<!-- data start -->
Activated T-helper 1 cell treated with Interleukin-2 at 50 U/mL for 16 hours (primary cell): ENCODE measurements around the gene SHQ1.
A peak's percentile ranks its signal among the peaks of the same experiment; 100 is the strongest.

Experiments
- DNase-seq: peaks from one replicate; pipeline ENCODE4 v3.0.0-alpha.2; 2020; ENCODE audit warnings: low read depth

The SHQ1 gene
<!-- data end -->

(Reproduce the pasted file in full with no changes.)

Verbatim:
Activated T-helper 1 cell treated with Interleukin-2 at 50 U/mL for 16 hours (primary cell): ENCODE measurements around the gene SHQ1.
A peak's percentile ranks its signal among the peaks of the same experiment; 100 is the strongest.

Experiments
- DNase-seq: peaks from one replicate; pipeline ENCODE4 v3.0.0-alpha.2; 2020; ENCODE audit warnings: low read depth

The SHQ1 gene